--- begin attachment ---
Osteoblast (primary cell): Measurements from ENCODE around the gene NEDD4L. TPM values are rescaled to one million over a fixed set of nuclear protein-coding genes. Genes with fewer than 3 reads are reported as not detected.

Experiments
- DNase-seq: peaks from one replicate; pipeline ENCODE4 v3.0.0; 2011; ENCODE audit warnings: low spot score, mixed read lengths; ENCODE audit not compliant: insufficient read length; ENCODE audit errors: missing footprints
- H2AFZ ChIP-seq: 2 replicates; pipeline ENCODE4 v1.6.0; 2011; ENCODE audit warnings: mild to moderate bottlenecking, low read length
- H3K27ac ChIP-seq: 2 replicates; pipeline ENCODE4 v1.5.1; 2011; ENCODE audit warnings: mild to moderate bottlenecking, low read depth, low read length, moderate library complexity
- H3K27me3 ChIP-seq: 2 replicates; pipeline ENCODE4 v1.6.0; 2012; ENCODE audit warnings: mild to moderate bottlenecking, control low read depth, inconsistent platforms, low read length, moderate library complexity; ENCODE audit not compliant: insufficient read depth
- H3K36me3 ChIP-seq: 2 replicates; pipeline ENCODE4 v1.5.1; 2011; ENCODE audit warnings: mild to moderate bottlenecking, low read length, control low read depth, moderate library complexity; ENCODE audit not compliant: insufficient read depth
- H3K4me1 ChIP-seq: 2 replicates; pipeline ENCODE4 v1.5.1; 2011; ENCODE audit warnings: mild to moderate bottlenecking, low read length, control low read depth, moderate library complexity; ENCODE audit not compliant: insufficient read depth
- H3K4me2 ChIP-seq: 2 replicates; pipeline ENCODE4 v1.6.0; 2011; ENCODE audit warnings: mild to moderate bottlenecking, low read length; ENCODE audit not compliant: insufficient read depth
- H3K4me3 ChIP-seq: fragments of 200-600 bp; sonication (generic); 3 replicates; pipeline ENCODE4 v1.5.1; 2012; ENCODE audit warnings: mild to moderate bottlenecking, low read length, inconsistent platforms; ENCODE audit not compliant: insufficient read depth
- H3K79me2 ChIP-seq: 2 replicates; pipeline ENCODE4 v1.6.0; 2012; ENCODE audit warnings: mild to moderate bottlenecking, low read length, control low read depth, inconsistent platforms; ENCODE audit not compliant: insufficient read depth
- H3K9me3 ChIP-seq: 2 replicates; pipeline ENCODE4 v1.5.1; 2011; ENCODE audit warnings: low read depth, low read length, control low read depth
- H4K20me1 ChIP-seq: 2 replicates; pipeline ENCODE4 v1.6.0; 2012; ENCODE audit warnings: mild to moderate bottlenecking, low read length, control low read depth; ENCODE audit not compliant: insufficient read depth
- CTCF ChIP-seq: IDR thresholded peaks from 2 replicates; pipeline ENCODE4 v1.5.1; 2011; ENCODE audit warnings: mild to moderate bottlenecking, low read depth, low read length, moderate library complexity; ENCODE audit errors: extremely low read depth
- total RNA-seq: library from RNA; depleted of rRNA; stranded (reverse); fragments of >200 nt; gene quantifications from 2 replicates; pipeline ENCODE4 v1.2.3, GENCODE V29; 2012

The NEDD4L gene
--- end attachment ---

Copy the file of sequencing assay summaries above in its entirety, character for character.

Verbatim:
Osteoblast (primary cell): Measurements from ENCODE around the gene NEDD4L. TPM values are rescaled to one million over a fixed set of nuclear protein-coding genes. Genes with fewer than 3 reads are reported as not detected.

Experiments
- DNase-seq: peaks from one replicate; pipeline ENCODE4 v3.0.0; 2011; ENCODE audit warnings: low spot score, mixed read lengths; ENCODE audit not compliant: insufficient read length; ENCODE audit errors: missing footprints
- H2AFZ ChIP-seq: 2 replicates; pipeline ENCODE4 v1.6.0; 2011; ENCODE audit warnings: mild to moderate bottlenecking, low read length
- H3K27ac ChIP-seq: 2 replicates; pipeline ENCODE4 v1.5.1; 2011; ENCODE audit warnings: mild to moderate bottlenecking, low read depth, low read length, moderate library complexity
- H3K27me3 ChIP-seq: 2 replicates; pipeline ENCODE4 v1.6.0; 2012; ENCODE audit warnings: mild to moderate bottlenecking, control low read depth, inconsistent platforms, low read length, moderate library complexity; ENCODE audit not compliant: insufficient read depth
- H3K36me3 ChIP-seq: 2 replicates; pipeline ENCODE4 v1.5.1; 2011; ENCODE audit warnings: mild to moderate bottlenecking, low read length, control low read depth, moderate library complexity; ENCODE audit not compliant: insufficient read depth
- H3K4me1 ChIP-seq: 2 replicates; pipeline ENCODE4 v1.5.1; 2011; ENCODE audit warnings: mild to moderate bottlenecking, low read length, control low read depth, moderate library complexity; ENCODE audit not compliant: insufficient read depth
- H3K4me2 ChIP-seq: 2 replicates; pipeline ENCODE4 v1.6.0; 2011; ENCODE audit warnings: mild to moderate bottlenecking, low read length; ENCODE audit not compliant: insufficient read depth
- H3K4me3 ChIP-seq: fragments of 200-600 bp; sonication (generic); 3 replicates; pipeline ENCODE4 v1.5.1; 2012; ENCODE audit warnings: mild to moderate bottlenecking, low read length, inconsistent platforms; ENCODE audit not compliant: insufficient read depth
- H3K79me2 ChIP-seq: 2 replicates; pipeline ENCODE4 v1.6.0; 2012; ENCODE audit warnings: mild to moderate bottlenecking, low read length, control low read depth, inconsistent platforms; ENCODE audit not compliant: insufficient read depth
- H3K9me3 ChIP-seq: 2 replicates; pipeline ENCODE4 v1.5.1; 2011; ENCODE audit warnings: low read depth, low read length, control low read depth
- H4K20me1 ChIP-seq: 2 replicates; pipeline ENCODE4 v1.6.0; 2012; ENCODE audit warnings: mild to moderate bottlenecking, low read length, control low read depth; ENCODE audit not compliant: insufficient read depth
- CTCF ChIP-seq: IDR thresholded peaks from 2 replicates; pipeline ENCODE4 v1.5.1; 2011; ENCODE audit warnings: mild to moderate bottlenecking, low read depth, low read length, moderate library complexity; ENCODE audit errors: extremely low read depth
- total RNA-seq: library from RNA; depleted of rRNA; stranded (reverse); fragments of >200 nt; gene quantifications from 2 replicates; pipeline ENCODE4 v1.2.3, GENCODE V29; 2012

The NEDD4L gene